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Kinsta is a premium Application, Database, and managed WordPress hosting provider offering industry-leading speeds and unmatched multilingual expert support. Founded in 2013, Kinsta has now grown to a company powered with 330+ happy remote-first employees from all walks of life, serving thousands of clients from 128 countries around the globe.
Kinsta prides itself on being the number one WordPress hosting provider, but also on its finely tuned content machine, which pumps out daily articles to help business owners, developers, and customers succeed online, while navigating every kind of obstacle along the way.
The content published on Kinsta’s blog is usually not directly linked to Kinsta’s hosting services, but the topics target WordPress developers and website owners, usually helping them to overcome a pain point or improve their website. This helps Kinsta to increase brand awareness to users who are likely able to make decisions on which hosting provider they use. While first-click conversion rates are generally low, this content plays a crucial role in assisted conversions as users continue to return and consume more content.
In the past, most of the topic ideas came from brainstorming and looking at improving on articles that competitors had already published. Each content piece requires thorough research and expert knowledge, which can be very time-consuming, so it was important to prioritize content pieces based on the size of the potential audience.
The content team was looking for valuable insights into:
This would guide the content strategy, with the aim of increasing organic traffic by better targeting relevant audiences. These keywords would then need to be tracked, in order to monitor progress once each article was published.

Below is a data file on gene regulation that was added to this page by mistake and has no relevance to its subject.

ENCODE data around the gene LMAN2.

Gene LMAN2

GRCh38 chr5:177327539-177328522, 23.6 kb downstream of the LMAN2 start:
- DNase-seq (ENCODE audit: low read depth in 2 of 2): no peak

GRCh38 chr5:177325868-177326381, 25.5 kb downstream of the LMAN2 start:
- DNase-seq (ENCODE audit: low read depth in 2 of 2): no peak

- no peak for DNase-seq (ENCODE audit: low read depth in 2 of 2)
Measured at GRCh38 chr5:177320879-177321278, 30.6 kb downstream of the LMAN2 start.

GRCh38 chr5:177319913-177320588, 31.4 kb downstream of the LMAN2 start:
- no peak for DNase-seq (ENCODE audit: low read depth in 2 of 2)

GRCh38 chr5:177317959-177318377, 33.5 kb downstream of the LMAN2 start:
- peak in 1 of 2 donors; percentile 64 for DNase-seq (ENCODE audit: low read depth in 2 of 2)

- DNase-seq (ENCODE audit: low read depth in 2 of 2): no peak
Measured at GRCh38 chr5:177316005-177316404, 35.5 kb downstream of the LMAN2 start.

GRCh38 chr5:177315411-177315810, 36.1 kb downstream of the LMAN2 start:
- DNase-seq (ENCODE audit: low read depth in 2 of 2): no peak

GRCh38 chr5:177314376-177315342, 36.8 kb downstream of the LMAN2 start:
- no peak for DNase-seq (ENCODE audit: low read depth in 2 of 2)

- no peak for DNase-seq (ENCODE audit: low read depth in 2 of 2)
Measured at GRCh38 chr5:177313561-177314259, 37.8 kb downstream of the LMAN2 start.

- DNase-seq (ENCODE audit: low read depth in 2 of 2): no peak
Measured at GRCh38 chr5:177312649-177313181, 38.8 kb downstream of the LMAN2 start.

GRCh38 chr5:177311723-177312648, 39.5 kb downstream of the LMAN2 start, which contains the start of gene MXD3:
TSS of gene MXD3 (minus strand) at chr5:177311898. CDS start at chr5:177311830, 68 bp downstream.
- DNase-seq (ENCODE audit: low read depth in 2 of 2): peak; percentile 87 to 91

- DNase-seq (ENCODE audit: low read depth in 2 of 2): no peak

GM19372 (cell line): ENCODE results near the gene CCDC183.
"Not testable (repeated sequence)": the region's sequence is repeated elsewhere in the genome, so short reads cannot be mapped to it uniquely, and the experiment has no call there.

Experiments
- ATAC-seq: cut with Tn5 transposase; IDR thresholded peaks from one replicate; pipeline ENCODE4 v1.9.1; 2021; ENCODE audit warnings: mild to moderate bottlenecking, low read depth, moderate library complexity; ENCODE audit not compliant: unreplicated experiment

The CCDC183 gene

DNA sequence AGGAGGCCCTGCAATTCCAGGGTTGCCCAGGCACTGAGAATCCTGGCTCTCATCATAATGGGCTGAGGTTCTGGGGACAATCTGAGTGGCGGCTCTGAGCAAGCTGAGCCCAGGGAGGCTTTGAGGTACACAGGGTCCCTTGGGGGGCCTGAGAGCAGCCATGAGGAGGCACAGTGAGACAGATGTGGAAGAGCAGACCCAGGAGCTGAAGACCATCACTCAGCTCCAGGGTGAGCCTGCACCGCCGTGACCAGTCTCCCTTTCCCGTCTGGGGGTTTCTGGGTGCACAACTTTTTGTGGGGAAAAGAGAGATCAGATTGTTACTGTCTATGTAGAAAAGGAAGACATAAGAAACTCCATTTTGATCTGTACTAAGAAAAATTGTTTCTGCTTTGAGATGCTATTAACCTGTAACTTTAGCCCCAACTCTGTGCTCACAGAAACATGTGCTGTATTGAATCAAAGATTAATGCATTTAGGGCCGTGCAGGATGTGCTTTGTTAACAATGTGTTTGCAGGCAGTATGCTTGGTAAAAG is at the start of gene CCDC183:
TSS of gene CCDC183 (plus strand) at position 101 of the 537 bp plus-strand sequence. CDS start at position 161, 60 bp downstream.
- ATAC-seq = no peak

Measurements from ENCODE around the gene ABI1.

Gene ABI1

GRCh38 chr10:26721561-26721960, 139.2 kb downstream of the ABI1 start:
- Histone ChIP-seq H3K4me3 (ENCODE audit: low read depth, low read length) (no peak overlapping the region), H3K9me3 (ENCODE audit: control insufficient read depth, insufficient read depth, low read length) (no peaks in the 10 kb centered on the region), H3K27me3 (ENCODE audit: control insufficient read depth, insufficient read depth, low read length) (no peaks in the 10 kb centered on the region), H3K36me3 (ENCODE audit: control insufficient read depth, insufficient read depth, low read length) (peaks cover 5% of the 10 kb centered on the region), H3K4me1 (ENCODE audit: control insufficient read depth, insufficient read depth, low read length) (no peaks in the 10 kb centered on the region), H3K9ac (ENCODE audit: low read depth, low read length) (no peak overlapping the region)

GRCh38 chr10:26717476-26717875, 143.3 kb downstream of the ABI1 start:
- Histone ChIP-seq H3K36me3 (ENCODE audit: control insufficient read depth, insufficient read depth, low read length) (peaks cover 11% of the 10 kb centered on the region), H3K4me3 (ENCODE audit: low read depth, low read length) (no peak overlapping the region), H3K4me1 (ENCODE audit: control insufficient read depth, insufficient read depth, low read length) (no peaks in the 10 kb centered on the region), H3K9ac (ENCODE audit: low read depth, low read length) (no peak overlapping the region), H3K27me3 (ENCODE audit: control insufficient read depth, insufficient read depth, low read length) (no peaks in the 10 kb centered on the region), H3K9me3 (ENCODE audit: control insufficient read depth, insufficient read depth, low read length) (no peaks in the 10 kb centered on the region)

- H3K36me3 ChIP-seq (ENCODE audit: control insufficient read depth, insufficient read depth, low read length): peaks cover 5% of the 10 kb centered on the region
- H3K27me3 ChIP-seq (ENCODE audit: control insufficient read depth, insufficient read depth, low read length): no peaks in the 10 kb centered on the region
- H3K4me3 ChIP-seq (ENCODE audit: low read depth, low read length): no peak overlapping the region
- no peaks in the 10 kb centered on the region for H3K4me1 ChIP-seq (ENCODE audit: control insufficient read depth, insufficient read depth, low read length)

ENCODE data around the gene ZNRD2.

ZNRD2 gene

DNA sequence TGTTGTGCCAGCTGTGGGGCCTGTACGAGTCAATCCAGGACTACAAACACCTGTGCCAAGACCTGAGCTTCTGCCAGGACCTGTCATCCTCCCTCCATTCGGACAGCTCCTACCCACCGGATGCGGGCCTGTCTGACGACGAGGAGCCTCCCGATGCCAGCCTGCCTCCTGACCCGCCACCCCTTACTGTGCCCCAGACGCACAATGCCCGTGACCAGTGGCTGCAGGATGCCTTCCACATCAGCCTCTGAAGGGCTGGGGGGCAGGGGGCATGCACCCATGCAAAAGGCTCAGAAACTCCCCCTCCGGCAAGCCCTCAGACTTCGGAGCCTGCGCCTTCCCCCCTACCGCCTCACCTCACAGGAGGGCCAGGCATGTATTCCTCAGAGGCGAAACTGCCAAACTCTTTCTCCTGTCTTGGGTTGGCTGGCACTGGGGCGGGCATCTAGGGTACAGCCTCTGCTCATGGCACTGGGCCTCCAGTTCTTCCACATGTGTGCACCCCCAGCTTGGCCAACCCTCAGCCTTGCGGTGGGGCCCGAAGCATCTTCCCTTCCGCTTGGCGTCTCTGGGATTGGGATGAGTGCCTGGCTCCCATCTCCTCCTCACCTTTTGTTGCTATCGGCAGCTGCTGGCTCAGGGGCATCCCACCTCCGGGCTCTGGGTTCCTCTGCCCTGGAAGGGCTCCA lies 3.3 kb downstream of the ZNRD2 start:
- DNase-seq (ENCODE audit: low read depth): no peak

This is where Semrush’s keyword research tools come in. Armed with these powerful tools, Kinsta’s content team is able to qualify topics based on the search volumes for keywords that fall under each topic, to turn a loosely-defined topic idea into a fully-fledged content piece which can later be translated into nine other languages on the website, with localized keywords targeting readers in their respective countries.
The content team starts with a primary keyword they’d like to rank for, paying careful attention to the following keyword metrics:
These metrics can vary a lot depending on the potential audience size for each topic, as well as the authority score of your website. At Kinsta, a respectable monthly search volume for a primary keyword would be no less than 4,000, with a Keyword Difficulty score of less than 70. Younger domains will generally target smaller search volume and low-competition terms in order to aim for achievable rankings.
The main search intent behind the keywords is generally informational, since the articles tend to cover a variety of topics pertaining to improving and fixing websites, but some articles also target transactional intent, which usually leads to more sales conversions.
Finally, an understanding of your ranking chances and potential traffic for a keyword are incomplete without SERP analysis. Before trying to rank for a term, check the current search results to assess if it’s worth competing for.
For example, while doing research for an article about content translation, after carrying out keyword research using the Semrush Keyword Magic Tool, it was clear that the top-volume keyword was ‘translate website’, with 12,100 monthly searches in the US and 93,100 worldwide.
However, this keyword had a Keyword Difficulty score of 94, with Google Translate ranking in position 1, along with site links, People Also Ask results, and a knowledge panel on the right, so even if Kinsta was able to rank in position 2, the click-through rate would likely be very low.